Medicare for All: Promise and Perils
Incremental reforms are more likely than a complete overhaul.
While Republicans pause in their battle against Obamacare until after 2020, Democrats have again set sail toward health care reform. And the intended destination is familiar: expanding coverage for the nation’s uninsured millions while trying to rein in runaway costs. Few experts (or politicians) question the need for reform; the U.S. spends more per capita on health care than any developed nation as the life expectancy of Americans continues to decline.
One proposal—Medicare for All—has emerged as an early favorite, pocketing endorsements from presidential candidates and currently enjoying broad support among voters. But the phrase’s popularity may obscure its political weight: Medicare for All represents a radical shift to a nationalized, single-payer system that would eliminate most of the private insurance industry.
The immediate political barrier is price. Federal spending would balloon under a single-payer system by trillions; 10-year cost estimates tend to hover around $32 trillion, or a roughly 70% increase in federal expenditures. Supporters say those costs would be offset by a significant decline in the overall amount we pay under our current system. The Political Economy Research Institute at the University of Massachusetts Amherst estimates that having a single entity pay and process all care would cut administrative costs dramatically. Plus, having a nationalized system’s huge insurance pool could cut drug and treatment costs by giving the government stronger bargaining power with care providers, allowing it to establish standardized prices and an annual systemwide spending cap. Still, the plan would require a significant tax hike, whether it’s an increase in payroll taxes, a new national sales tax, a wealth tax or a medley of tax increases.
Bumping into political reality. Many health economists are open to the idea of substantial reform, but “politically, it’s just not realistic,” says Ellen Meara, a health economist at Dartmouth College. Medicare for All would dissolve a trillion-dollar industry that employs half a million people and covers about 250 million beneficiaries. “The level of satisfaction with private coverage is quite high,” says Kristine Grow, of America’s Health Insurance Plans, a health insurance trade association and advocacy group.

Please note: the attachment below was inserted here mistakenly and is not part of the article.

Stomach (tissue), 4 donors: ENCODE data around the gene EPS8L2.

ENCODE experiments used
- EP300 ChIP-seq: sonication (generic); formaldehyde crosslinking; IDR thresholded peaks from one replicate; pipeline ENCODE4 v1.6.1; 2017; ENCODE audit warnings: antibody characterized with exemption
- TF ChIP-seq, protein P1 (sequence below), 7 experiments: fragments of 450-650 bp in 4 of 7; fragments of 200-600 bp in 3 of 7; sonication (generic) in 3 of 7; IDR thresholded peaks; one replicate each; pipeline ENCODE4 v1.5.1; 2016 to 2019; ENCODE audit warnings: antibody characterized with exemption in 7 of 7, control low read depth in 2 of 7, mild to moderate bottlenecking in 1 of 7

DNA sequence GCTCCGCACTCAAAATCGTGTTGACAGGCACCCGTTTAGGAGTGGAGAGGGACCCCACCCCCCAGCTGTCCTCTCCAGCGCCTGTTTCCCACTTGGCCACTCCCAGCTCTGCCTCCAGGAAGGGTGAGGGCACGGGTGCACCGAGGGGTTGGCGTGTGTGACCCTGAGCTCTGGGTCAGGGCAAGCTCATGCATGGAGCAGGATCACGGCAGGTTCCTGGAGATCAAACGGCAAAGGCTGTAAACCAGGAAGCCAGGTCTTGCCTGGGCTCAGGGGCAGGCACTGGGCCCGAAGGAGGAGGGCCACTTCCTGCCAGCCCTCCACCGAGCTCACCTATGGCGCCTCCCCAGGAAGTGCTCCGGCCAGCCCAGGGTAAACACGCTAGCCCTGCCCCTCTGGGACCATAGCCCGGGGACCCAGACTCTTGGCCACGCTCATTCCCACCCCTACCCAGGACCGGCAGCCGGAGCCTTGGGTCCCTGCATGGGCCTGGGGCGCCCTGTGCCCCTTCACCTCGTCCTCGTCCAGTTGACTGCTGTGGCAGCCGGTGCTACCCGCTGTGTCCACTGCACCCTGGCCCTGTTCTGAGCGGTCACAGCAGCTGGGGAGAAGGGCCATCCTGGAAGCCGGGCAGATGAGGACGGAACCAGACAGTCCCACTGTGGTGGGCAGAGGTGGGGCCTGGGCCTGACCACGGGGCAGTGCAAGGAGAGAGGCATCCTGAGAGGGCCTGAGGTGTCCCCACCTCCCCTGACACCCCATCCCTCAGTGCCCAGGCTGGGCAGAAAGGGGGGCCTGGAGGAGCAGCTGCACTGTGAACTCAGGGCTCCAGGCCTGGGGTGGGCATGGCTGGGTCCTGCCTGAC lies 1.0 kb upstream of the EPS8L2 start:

Incremental changes that would extend health care coverage may be more politically and economically palatable. One option is to expand existing programs, such as allowing people as young as 50 to buy into Medicare. A public option would create a federal insurance provider that would compete with private insurers rather than replace them. Medicare for America, introduced in the House in late 2018, would start with a public option but automatically enroll newborns in the system, gradually growing the insurance pool over time and moving toward a single-payer system.
In the meantime, it’s not clear how well voters understand the breadth of change promised by Medicare for All. While 74% of Americans surveyed in January by the Kaiser Family Foundation said they supported a national, government-administered health plan open to all, only 37% endorsed eliminating private insurance. Approaching 2020, expect voters to get a crash course in health care options.